So, you’re an introvert. Isn’t that the same as being shy, or socially anxious? Isn’t it a handicap in a society that values extroversion? No way, says Amber Keyes in her new book The Advantage of Being an Introvert in an Extrovert World. Instead, Keyes looks at the positive aspects of being an introvert. Introversion is a popular book topic lately, though many titles tend to be heavy on research and light on practical advice. Keyes supplies the advice. Her concise e-book may not cover the history of psychology to great depth, but it’s clearly intended as more of a how-to manual.
I recognized myself in Keyes’ personal stories about how being an introvert has affected her life, and how she came to celebrate the trait rather than hide it. I smiled in recognition when she addressed issues near and dear to an introvert’s heart, like how to survive networking events, and the dreaded “small talk” that accompanies them. (She suggests introverts lean on their natural ability to listen and let the extroverts do the talking! Brilliant!)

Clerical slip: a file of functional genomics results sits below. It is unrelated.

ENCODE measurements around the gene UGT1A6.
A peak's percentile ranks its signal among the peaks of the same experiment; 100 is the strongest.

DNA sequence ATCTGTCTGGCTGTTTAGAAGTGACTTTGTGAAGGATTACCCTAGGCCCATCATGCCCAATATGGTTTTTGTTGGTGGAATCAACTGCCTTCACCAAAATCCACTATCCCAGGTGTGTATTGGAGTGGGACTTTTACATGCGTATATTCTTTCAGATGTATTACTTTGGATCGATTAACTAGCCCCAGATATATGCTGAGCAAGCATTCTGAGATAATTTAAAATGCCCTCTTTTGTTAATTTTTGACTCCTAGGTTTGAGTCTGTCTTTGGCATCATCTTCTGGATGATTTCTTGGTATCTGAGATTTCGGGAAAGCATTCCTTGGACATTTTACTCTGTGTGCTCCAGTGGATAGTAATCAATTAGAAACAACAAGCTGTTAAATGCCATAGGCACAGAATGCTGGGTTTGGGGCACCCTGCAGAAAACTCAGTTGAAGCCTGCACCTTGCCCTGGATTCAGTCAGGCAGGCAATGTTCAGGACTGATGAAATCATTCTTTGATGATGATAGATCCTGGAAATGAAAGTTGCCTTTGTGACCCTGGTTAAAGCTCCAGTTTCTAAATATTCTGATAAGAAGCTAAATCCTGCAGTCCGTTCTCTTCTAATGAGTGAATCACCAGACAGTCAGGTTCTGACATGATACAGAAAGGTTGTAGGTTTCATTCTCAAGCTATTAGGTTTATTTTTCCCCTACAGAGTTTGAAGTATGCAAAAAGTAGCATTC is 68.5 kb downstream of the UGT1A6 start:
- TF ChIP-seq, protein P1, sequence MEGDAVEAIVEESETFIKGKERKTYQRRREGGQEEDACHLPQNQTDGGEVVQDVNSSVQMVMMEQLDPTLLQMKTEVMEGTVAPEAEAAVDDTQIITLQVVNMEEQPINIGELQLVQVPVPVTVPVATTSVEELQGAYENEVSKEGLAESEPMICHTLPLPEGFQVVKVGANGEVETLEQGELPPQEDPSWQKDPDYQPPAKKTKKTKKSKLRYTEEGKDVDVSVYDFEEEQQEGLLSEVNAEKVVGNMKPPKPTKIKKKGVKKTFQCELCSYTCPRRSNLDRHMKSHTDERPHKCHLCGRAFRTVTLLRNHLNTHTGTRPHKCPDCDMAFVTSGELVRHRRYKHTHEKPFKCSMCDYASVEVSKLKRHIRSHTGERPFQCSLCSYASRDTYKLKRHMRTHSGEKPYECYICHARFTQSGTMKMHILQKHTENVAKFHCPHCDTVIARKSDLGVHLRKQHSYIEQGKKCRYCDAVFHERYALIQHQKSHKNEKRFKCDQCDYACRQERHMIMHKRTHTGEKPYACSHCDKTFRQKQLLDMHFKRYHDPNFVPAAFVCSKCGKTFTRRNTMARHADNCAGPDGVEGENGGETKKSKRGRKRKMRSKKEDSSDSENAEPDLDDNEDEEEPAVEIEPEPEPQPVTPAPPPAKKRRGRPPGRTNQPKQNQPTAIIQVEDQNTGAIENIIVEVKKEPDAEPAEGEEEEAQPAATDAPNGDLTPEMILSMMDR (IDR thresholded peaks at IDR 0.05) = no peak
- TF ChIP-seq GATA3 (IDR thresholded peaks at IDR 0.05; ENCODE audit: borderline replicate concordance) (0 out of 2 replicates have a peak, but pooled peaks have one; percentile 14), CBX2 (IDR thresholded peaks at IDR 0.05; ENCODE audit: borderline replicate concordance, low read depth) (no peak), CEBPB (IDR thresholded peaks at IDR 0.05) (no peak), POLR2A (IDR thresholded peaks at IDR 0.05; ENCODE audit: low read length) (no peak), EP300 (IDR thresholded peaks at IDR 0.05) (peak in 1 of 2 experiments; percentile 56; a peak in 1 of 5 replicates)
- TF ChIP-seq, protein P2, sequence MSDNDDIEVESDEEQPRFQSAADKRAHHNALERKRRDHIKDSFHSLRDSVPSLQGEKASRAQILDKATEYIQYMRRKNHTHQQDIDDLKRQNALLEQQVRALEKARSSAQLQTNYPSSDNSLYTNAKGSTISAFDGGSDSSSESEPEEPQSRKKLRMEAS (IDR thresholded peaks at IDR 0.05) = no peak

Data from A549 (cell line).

Keyes doesn’t claim that introverts can avoid adapting to society’s expectations. In fact, she provides tips for what to do when you have to act as if you’re extroverted. Her refreshing take on this is that it doesn’t mean becoming a different person. Instead, she acknowledges that at some point you’ll have to attend a brainstorming session or a cousin’s wedding . Keyes gives you the tools to make it work.
Reviewed by Sheila M. Trask for Readers Favorites April 2013